1101

Members
  • Content count

    89
  • Joined

  • Last visited

Community Reputation

169 Excellent

1 Follower

About 1101

  • Rank
    Bottle Rocketeer
  1. A perfectly nominal re-entry procedure:
  2. I'm not going to claim to be an expert, but if you have sufficient life support and time isn't too much of an issue, then you could drop off the lander/rock a lot further out. If your lander can be captured or slingshotted by a moon toward the needed atmospheric trajectory, the last impulse you need give it could be weeks before it gets close to the target. You would need a lot of processor power to calculate the trajectory, and well mapped out gravity well, but it could work, I think. Alternatively, if the enemy planet knows it is being watched, pretend it's a failure. Have a small lander system (like MOOSE) in among a much bigger decoy craft that disassembles during the entry sequence. Then, your manned bit looks just like a bit of debris and no one is any the wiser.
  3. One thing I've seen as a reason not to use NTRs is potential public issues with putting nuclear reactors at risk of launch failure. How much worse for the environment than Hypergolics (already present in many, if not all, rockets), would it be? How would the effects differ between say, a launch off the Cape and debris falling into the sea, as opposed to Baikonur?
  4. Still, a consideration in Hard Scifi for deflection from shooting, and also as an emergency backup if for some reason, you have no propellant but can still shoot.
  5. Not sure about the exact composition of the plume for Hydrolox, but 'Ignition!' lists basically any combination of Hydrogen and Oxygen you like for the combustion chamber. Presumably once it's cooled down a bit in the plume, you'll just get the normal stuff, but:
  6. What if, there already was a lot of air on the inside of the hollow shell, and our atmosphere (atmotorus?) was just the upper layer of it? Then at least we wouldn't suffocate. Admittedly then the interior wouldn't be overly breathable from overpressure and prone to ignition from huge amounts of oxygen, but we wouldn't suffocate, right?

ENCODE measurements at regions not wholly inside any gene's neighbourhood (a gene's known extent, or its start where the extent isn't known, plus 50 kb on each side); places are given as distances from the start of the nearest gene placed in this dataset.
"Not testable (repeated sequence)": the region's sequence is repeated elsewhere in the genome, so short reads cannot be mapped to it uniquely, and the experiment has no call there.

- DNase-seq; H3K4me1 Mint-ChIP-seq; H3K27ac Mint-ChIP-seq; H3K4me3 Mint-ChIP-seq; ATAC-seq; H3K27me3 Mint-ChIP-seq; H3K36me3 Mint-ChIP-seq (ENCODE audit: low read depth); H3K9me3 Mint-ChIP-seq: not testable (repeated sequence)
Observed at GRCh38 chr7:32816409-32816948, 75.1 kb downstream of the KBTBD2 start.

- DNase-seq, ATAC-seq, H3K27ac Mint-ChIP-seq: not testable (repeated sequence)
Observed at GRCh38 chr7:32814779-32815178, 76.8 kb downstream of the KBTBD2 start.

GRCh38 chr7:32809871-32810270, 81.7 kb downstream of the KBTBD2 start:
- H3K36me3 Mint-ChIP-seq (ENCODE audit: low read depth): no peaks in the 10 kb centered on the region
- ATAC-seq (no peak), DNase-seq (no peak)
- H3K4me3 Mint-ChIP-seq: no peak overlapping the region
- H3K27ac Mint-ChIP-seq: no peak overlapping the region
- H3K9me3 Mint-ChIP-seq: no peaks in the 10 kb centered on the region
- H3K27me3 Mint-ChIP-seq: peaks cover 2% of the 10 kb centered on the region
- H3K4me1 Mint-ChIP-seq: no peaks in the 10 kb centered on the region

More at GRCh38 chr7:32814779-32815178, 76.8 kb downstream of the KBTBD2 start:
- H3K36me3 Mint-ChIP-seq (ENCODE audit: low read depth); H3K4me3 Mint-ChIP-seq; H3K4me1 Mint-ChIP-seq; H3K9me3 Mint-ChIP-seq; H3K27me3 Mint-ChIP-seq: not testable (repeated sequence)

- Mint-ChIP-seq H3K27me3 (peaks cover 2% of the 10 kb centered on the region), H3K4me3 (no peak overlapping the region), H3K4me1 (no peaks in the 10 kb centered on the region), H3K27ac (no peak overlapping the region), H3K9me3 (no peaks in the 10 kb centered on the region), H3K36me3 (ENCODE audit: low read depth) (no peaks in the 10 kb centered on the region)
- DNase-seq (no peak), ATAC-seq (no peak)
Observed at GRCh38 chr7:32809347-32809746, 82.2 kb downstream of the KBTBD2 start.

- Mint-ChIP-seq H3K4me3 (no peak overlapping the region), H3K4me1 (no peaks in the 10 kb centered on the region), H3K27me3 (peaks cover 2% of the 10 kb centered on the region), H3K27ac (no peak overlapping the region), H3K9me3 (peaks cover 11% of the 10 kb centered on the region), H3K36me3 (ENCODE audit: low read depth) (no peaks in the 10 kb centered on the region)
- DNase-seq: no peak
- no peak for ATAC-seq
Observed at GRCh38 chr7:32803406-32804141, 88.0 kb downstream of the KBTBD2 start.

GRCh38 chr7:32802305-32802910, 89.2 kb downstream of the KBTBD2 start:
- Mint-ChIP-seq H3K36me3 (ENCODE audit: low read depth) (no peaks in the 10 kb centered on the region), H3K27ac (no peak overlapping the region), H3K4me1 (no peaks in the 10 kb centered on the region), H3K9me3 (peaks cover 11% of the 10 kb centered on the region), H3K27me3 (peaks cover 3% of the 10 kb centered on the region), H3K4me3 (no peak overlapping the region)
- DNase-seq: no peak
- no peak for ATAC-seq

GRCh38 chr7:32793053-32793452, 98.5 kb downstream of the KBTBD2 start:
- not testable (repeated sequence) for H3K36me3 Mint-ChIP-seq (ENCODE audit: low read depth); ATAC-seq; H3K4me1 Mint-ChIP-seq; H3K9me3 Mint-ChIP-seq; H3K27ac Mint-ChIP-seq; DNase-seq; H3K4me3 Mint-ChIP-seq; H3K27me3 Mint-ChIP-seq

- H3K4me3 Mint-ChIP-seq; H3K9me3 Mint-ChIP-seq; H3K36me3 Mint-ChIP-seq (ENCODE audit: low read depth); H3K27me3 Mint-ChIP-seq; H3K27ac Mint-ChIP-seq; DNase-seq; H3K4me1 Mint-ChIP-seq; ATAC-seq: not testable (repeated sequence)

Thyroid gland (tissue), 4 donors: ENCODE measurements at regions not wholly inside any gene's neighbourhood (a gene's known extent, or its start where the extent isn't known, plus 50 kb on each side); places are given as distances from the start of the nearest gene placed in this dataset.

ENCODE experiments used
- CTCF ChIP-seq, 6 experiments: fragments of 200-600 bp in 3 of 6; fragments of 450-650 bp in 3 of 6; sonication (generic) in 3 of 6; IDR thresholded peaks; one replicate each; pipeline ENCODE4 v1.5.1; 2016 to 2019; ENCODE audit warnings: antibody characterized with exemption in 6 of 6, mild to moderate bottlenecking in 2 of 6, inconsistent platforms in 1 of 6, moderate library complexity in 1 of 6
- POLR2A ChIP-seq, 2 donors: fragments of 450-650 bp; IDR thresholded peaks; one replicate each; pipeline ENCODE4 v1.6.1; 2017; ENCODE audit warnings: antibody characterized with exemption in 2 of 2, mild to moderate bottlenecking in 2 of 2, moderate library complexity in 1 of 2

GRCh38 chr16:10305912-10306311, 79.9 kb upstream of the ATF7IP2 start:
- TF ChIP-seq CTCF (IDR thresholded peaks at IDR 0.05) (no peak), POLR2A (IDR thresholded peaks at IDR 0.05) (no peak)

7. I thought it was better off with a hydrogen rich mixture, as it gives better specific impulse? As well as not being horrendously oxidising?
  8. Except interesting effects like resonance won't be entirely realistic or relevant unless you do one with the actual vehicle. For example, STS-1 had some interesting acoustic issues and damage that NASA did not design for or expect, up to the point where one of the pilots said he wouldn't have flown it to space if he'd known what the damage was.
  9. Windows 10. Because KSP doesn't have a Linux/ARM version to use on Raspberry Pi. Or Pi doesn't have enough RAM. Or possibly both... Have formally (pre 1.0) used KSP on linux (I think Mint and an Ubuntu release), however due to weird UEFI bugs, not reinstalling again until I get a newer computer. Windows 10 is an upgrade from Win 8, and I really don't want to have to use recovery disks to get Win 8 back, possibly without the upgrade...
  10. I take that to mean 'Send Jeb'..... Duna Moth 2 - Crew Edition! Jeb complains he feels a bit squashed: Ground Control tells him he can stretch in 300 days.... This time, only one correction was used, and a straight up aerocapture to the parachute: Jeb says he won't be flying White Star Line again. Ignoring the fact he's stranded on Duna.
  11. The URL seems to have an extra 'imgur.com/' at the start of it - try this: http://imgur.com/a/98Cpc ETA - the author has posted it as separate images - it's nice! 84 days to Duna, Nice!
  12. Just as well, this might be unmanned but it certainly doesn't use any SRBs.... Launch Mass - just under 6 tons: The Duna Moth heads for the stars... And promptly catches fire. Orbit achieved, 2 tons placed into orbit and burning for Duna: And the probe heads towards Duna, and two correction burns later: Aerobraking didn't look very impressive, so here is the lander separation and deorbit burn: Landing was slightly hard and broke two landing struts, but it worked!
  13. Back in previous versions, when parachutes were near instantaneous, or didn't get destroyed at high airspeed, I would have one or two mounted on the cockpit part of a spaceplane, and if it was nosediving, try everything else (control Authority limiting/removing, RCS, any remaining staging etc) and then pull the chute at about 500m. Now, you can't do that so much, so it's more of a do everything I can to reduce airspeed, then pull the chute, and hope to slow down enough, or at least hit tail first. I have tried ejectable cockpits, but they take more kerbals than they save, because I'll almost certainly need it in a non-standard situation. For example, an upward firing cockpit ejection is unhelpful when in an inverted nose down dive, at about 50m altitude. For rockets, a good old Apollo style abort system does the trick. But you need to do something silly to need one of those.
  14. Probably added a line of: import lack_of_self_preservation into the rockets programming.
  15. I thought the saying was 'Any landing you can walk away from......', not 'Any landing you can swim away from.....'?